Intercultural Human Rights Law Review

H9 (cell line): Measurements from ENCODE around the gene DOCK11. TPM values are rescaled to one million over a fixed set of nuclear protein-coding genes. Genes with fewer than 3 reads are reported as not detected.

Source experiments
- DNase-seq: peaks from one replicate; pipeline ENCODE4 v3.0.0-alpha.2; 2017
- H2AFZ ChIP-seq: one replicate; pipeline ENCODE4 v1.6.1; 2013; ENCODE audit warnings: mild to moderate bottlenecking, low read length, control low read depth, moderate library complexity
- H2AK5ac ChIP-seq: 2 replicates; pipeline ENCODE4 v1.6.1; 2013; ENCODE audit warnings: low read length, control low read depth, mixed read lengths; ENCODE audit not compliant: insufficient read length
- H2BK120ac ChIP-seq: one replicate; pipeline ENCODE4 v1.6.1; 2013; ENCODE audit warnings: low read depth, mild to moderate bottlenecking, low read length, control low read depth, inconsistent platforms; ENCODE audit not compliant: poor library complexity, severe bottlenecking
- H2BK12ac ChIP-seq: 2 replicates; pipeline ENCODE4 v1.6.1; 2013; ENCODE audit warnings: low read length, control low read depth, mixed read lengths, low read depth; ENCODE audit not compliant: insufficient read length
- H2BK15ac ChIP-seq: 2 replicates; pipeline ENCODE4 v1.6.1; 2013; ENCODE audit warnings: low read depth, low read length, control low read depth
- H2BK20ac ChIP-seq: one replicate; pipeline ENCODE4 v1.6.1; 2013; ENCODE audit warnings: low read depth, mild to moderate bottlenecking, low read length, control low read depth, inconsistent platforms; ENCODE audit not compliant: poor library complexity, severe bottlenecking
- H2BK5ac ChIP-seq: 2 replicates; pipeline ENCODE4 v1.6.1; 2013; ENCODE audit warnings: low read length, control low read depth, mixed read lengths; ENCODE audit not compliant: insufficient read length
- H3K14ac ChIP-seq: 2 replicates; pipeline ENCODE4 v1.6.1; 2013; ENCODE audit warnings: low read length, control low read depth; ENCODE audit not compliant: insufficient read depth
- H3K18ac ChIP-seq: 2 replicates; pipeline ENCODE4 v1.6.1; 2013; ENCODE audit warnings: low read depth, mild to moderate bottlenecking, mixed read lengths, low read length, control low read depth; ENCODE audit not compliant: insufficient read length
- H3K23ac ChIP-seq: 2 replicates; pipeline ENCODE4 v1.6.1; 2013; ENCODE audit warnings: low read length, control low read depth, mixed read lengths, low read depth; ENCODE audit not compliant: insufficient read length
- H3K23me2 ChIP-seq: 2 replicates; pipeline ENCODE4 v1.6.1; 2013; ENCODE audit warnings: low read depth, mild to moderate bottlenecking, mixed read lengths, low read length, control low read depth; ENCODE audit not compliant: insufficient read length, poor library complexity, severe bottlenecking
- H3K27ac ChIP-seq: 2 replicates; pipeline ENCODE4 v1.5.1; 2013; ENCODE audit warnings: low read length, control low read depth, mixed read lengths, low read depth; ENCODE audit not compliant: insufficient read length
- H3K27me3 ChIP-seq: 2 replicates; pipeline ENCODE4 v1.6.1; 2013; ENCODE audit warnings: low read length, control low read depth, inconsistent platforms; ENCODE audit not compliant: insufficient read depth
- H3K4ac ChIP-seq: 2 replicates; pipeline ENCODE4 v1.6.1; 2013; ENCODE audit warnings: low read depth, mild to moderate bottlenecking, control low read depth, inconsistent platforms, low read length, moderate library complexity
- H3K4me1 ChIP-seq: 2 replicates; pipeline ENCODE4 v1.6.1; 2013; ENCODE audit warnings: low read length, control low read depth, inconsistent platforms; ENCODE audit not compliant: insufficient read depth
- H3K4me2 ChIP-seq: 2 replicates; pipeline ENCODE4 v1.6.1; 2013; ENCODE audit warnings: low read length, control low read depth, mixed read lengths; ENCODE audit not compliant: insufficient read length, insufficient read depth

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The paper is organized in a dual format, through the lens of two behemoths within the information technology sector: the United States and India. While India is an emerging superpower just beginning to recognize the role of information privacy in its society, the United States has a long paper trail of attempts to establish a settled framework for privacy enforcement. This article is subdivided into five sections in accordance with the New Haven' approach to give the reader comprehensive insight into the vexing issues that surround the information privacy debate today. Part I provides an interdisciplinary perspective into the rise of the surveillance state and questions whether governments can rein in highly-sophisticated technology to ensure equilibrium between individual privacy and national security. Part II outlines a general privacy claim in the current era of mass surveillance, taking into account the perspectives of privacy advocates and the intelligence community as a vehicle to identify the various values at play. Part III documents past trends in decision-making that have shaped the current information privacy infrastructure in the United States and India taking into account the growth of the surveillance state. Part IV sheds light on the future privacy landscape and the growth of the surveillance state following the NSA scandal. In Part V, this author will recommend a privacy framework that can exist transnationally and effectively balance national security interests and personal privacy rights.

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